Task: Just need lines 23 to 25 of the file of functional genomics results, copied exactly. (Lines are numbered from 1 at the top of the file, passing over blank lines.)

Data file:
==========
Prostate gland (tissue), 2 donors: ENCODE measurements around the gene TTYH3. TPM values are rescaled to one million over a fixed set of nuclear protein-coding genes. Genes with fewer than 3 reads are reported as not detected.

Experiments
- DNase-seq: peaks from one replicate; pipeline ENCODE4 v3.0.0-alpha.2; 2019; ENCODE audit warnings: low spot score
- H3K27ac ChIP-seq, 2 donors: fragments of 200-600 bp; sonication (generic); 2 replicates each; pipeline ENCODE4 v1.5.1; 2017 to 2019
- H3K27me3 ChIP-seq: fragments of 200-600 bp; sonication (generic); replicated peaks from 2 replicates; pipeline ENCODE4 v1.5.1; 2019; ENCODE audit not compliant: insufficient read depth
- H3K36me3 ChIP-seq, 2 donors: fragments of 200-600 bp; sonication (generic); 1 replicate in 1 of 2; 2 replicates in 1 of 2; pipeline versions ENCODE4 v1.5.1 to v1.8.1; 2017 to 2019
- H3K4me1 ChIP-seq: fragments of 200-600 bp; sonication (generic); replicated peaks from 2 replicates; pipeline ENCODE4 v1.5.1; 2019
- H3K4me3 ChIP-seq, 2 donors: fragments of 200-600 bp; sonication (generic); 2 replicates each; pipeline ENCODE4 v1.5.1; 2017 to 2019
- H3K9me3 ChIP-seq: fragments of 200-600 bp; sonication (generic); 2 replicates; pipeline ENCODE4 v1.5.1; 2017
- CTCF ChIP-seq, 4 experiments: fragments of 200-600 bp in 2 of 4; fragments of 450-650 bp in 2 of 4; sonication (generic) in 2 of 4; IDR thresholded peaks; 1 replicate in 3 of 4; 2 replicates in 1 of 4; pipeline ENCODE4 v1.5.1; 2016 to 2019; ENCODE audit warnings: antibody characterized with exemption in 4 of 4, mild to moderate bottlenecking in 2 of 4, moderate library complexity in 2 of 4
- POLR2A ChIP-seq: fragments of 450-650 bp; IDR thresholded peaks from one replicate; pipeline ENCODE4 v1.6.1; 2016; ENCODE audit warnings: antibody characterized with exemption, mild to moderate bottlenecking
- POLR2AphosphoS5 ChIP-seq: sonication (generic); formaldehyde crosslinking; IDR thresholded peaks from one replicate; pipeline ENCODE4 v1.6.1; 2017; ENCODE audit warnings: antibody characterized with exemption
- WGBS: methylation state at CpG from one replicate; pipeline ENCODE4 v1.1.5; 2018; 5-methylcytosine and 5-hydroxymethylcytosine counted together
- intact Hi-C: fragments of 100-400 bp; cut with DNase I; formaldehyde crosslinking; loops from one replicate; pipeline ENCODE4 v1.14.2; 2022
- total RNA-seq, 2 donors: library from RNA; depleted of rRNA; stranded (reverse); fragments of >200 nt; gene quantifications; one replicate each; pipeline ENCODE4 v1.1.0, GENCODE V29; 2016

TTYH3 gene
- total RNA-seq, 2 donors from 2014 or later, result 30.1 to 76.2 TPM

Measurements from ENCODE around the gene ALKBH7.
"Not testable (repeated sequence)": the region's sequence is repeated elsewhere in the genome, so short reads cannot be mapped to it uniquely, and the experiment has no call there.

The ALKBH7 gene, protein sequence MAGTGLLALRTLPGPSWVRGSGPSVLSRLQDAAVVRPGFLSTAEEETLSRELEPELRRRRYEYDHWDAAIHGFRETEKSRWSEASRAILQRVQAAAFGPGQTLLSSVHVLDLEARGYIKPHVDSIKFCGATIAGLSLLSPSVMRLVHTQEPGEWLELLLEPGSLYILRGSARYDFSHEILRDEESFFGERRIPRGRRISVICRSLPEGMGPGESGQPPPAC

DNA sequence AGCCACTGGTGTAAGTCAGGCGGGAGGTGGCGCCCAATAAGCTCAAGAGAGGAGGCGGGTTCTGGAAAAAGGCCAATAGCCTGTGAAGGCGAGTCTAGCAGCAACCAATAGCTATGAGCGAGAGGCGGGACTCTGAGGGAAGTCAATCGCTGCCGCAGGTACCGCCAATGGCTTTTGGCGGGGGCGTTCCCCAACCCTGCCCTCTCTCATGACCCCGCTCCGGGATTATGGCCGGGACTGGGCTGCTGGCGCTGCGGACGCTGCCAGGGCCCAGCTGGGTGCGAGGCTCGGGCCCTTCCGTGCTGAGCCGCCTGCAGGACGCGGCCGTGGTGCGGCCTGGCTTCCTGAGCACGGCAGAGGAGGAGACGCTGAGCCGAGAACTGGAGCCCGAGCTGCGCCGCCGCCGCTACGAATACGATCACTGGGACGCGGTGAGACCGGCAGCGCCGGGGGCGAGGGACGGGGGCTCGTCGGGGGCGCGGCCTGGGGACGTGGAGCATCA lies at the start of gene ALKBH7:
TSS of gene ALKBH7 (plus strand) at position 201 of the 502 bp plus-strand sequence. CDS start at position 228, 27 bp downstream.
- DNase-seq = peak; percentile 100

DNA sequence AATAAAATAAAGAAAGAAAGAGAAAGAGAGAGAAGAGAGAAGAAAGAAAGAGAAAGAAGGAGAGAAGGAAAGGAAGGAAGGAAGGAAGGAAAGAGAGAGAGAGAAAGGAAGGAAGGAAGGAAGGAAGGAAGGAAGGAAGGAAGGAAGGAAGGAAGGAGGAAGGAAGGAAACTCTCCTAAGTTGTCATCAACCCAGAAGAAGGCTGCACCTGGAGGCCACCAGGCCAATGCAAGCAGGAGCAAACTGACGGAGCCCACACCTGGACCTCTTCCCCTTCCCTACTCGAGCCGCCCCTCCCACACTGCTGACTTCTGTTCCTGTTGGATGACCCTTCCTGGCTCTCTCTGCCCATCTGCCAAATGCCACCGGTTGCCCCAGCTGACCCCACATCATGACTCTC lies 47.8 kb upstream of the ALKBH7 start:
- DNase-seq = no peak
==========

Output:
- DNase-seq = peak; percentile 100

DNA sequence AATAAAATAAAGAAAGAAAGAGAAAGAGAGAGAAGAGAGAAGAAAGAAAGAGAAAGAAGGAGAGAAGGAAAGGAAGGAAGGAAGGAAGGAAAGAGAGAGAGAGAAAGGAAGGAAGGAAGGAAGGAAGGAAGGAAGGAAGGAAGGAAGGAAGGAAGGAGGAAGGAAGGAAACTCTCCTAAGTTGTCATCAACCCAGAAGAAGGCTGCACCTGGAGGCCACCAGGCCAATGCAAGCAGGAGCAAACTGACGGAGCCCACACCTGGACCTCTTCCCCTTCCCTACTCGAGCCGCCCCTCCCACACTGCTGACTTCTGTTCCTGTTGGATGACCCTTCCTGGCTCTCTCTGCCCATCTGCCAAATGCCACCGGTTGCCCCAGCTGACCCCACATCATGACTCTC lies 47.8 kb upstream of the ALKBH7 start:
- DNase-seq = no peak